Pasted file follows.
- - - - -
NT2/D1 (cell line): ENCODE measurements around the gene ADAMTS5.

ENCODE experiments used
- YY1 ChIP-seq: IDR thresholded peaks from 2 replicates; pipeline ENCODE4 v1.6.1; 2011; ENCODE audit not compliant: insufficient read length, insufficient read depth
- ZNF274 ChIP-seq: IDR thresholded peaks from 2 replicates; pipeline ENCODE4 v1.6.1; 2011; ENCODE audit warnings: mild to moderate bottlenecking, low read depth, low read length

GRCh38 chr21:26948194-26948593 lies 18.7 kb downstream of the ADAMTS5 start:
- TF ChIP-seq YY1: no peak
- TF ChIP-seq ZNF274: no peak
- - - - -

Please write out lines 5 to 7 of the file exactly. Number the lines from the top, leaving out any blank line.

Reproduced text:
GRCh38 chr21:26948194-26948593 lies 18.7 kb downstream of the ADAMTS5 start:
- TF ChIP-seq YY1: no peak
- TF ChIP-seq ZNF274: no peak